Megaturbidites from Eocene of Southern Pyrenees: Alternative Interpretations
Several megaturbidite beds occur in the turbidite-filled South Pyrenean foreland basin (Hecho Group, lower to Middle Eocene). They have been recognized and described by several authors since 1970. The given interpretations agree that the mega-beds were the result of seismicity-triggered large-scale collapse of the adjacent carbonate platform. The main differences concern the paleogeographic location of the related platforms, transport directions, and transport mechanisms. We think there are arguments and field evidences enough to make the following statements.
The Hecho Group corresponds to the turbidite fill of the South Pyrenean foreland basin. It comprises (1) a northern active margin characterized by south-vergent thrust sheet emplacement, (2) a deeper trough filled by siliciclastic turbidites, and (3) a southern passive margin developing extensive carbonate platforms. This threefold scheme is displaced southward with time in response to thrust-sheet emplacement. No evidence is found of a northern carbonate platform from where megaturbidites could derive.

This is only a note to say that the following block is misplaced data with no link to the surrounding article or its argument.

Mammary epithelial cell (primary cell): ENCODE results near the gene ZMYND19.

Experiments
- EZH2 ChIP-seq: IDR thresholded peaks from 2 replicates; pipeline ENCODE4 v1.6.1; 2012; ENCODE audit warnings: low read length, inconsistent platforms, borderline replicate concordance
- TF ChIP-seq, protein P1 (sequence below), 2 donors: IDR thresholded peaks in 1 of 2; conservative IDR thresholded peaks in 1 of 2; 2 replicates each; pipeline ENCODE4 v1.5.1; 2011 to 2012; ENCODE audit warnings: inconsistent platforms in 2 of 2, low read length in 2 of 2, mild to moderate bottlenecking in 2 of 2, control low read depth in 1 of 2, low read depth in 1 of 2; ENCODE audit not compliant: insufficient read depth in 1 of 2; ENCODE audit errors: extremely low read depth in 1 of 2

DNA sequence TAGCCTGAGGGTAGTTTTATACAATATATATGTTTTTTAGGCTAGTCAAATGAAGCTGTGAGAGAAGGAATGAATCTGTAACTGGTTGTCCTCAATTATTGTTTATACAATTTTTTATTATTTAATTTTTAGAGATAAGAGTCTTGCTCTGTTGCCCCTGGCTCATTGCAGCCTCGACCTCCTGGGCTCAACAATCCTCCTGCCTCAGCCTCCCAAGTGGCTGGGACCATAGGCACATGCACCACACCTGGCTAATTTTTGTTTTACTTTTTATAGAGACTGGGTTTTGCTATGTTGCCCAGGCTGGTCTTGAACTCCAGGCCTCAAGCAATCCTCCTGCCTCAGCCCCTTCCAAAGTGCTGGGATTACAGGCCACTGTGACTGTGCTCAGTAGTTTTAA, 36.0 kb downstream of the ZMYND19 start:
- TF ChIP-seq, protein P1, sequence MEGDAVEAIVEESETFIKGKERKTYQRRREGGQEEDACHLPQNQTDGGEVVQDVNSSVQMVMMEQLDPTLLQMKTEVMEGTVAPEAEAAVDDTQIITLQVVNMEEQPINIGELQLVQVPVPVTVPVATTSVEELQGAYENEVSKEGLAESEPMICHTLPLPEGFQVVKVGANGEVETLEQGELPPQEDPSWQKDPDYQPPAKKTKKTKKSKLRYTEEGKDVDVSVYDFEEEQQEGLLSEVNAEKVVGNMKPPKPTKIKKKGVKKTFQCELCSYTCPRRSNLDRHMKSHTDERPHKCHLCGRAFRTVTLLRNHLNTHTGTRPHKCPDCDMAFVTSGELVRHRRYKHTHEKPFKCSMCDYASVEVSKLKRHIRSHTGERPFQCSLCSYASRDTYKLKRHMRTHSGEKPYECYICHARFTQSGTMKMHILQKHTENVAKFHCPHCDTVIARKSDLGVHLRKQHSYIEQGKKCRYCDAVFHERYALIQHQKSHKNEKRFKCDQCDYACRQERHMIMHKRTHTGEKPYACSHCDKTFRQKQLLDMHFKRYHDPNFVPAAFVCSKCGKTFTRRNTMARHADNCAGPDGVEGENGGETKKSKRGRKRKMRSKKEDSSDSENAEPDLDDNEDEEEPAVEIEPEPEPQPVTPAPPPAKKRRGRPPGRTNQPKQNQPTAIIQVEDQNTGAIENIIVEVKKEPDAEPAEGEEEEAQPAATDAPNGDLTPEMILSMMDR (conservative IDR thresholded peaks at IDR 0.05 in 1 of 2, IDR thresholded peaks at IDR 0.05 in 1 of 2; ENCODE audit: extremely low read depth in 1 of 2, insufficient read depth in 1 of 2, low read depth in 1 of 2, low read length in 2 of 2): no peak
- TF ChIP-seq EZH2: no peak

Lithology, reworked fauna, field geometrical relations, and current indications suggest a southern provenance. We believe most of the arguments indicating northern provenance come from misinterpretation of field data.
Once the previous points are accepted, there is no need to look for special mechanisms to explain the transport of huge olistolites from the northern active slope, across the basin as far as the base of the southern slope. We do not believe the Hecho Group megaturbidites result from one simple large-scale turbidite. Because of the complexity and propositions of the collapse, a succession of transport mechanisms were involved, ranging from block failure, debris flow, amalgamated turbidites, and suspension fall-out, resulting all of them from one single event.
AAPG Search and Discovery Article #91043©1986 AAPG Annual Convention, Atlanta, Georgia, June 15-18, 1986.